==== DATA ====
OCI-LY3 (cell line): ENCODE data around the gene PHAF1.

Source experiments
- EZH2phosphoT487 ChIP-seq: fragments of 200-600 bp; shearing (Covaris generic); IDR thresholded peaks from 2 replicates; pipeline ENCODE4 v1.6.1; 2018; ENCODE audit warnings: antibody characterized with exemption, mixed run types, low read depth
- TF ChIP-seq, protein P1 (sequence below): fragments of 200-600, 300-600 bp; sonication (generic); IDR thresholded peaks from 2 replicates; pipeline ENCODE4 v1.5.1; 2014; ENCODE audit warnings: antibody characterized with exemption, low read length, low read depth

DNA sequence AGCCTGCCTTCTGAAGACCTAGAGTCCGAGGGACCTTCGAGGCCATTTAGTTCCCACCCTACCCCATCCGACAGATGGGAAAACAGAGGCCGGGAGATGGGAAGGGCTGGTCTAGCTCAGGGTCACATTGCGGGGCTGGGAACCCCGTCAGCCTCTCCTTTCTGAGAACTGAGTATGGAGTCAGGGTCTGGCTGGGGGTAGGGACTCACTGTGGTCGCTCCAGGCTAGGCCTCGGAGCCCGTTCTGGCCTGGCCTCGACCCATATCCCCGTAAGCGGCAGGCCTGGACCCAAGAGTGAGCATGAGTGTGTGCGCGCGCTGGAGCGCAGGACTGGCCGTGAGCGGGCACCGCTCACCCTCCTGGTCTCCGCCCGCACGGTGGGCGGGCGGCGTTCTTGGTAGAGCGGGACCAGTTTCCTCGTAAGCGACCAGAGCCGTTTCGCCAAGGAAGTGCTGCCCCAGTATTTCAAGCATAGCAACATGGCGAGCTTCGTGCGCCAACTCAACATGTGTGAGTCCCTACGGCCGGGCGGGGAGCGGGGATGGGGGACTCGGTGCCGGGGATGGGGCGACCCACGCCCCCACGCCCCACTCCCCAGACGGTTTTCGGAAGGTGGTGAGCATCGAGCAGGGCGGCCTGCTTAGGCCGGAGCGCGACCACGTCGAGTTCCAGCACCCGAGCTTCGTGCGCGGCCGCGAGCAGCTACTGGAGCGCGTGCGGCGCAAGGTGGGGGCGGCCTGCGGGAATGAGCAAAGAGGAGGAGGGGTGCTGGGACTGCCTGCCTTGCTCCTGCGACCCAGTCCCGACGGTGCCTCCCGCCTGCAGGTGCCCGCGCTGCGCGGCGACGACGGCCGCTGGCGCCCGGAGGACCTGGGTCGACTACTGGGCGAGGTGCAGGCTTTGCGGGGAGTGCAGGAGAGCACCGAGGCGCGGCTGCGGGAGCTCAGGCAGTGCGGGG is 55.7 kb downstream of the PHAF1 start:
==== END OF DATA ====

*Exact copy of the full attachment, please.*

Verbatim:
OCI-LY3 (cell line): ENCODE data around the gene PHAF1.

Source experiments
- EZH2phosphoT487 ChIP-seq: fragments of 200-600 bp; shearing (Covaris generic); IDR thresholded peaks from 2 replicates; pipeline ENCODE4 v1.6.1; 2018; ENCODE audit warnings: antibody characterized with exemption, mixed run types, low read depth
- TF ChIP-seq, protein P1 (sequence below): fragments of 200-600, 300-600 bp; sonication (generic); IDR thresholded peaks from 2 replicates; pipeline ENCODE4 v1.5.1; 2014; ENCODE audit warnings: antibody characterized with exemption, low read length, low read depth

DNA sequence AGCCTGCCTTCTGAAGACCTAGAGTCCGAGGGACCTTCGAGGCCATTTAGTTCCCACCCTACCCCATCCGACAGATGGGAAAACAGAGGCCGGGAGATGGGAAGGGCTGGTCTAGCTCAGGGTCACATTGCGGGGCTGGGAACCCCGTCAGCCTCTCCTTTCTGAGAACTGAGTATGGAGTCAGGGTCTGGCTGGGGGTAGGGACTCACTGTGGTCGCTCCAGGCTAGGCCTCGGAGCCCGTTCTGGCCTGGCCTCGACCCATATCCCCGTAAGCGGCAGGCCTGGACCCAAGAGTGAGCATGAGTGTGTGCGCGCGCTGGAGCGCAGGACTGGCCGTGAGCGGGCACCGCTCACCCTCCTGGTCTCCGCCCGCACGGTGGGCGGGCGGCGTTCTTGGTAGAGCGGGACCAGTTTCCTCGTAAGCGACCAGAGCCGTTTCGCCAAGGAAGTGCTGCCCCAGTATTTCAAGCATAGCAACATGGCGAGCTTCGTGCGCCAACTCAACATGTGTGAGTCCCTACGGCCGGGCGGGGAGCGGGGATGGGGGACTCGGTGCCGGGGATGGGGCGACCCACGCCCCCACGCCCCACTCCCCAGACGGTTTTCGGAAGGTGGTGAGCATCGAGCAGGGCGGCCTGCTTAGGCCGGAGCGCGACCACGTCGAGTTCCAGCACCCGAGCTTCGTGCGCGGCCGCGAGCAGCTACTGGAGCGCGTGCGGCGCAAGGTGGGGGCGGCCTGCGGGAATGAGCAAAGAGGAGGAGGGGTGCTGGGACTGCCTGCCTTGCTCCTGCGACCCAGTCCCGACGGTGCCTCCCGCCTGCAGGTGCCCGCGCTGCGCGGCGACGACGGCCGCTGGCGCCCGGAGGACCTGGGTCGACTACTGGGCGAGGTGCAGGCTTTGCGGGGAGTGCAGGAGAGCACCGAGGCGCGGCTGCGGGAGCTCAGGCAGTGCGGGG is 55.7 kb downstream of the PHAF1 start: